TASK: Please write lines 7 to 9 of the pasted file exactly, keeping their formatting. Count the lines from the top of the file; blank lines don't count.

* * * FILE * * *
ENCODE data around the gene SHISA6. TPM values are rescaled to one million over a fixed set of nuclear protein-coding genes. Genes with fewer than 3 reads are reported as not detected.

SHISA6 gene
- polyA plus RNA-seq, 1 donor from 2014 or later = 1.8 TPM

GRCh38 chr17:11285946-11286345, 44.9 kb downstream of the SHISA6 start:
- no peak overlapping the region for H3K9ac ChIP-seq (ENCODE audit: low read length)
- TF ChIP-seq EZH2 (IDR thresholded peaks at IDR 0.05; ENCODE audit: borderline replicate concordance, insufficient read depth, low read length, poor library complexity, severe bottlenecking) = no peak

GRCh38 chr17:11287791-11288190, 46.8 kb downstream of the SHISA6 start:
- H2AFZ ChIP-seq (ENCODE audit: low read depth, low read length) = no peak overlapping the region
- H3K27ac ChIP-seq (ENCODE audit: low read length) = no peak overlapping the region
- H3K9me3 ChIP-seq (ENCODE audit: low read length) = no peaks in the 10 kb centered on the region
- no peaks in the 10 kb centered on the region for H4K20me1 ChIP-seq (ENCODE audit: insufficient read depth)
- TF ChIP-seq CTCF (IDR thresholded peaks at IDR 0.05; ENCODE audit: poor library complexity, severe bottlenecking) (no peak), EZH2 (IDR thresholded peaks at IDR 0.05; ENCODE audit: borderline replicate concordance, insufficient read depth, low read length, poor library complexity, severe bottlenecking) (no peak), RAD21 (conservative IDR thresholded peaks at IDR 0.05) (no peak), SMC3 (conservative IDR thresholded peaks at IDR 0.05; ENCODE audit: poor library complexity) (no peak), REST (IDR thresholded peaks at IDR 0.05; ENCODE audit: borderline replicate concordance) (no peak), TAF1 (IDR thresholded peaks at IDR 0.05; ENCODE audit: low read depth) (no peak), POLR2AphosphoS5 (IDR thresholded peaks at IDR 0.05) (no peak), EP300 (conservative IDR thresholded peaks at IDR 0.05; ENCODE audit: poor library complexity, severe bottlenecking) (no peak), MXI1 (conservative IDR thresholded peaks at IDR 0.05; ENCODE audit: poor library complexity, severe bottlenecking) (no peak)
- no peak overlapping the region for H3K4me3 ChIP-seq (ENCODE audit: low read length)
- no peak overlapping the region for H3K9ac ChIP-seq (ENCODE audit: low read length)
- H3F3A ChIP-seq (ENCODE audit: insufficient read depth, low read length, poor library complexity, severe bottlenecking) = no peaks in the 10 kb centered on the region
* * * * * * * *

GRCh38 chr17:11287791-11288190, 46.8 kb downstream of the SHISA6 start:
- H2AFZ ChIP-seq (ENCODE audit: low read depth, low read length) = no peak overlapping the region
- H3K27ac ChIP-seq (ENCODE audit: low read length) = no peak overlapping the region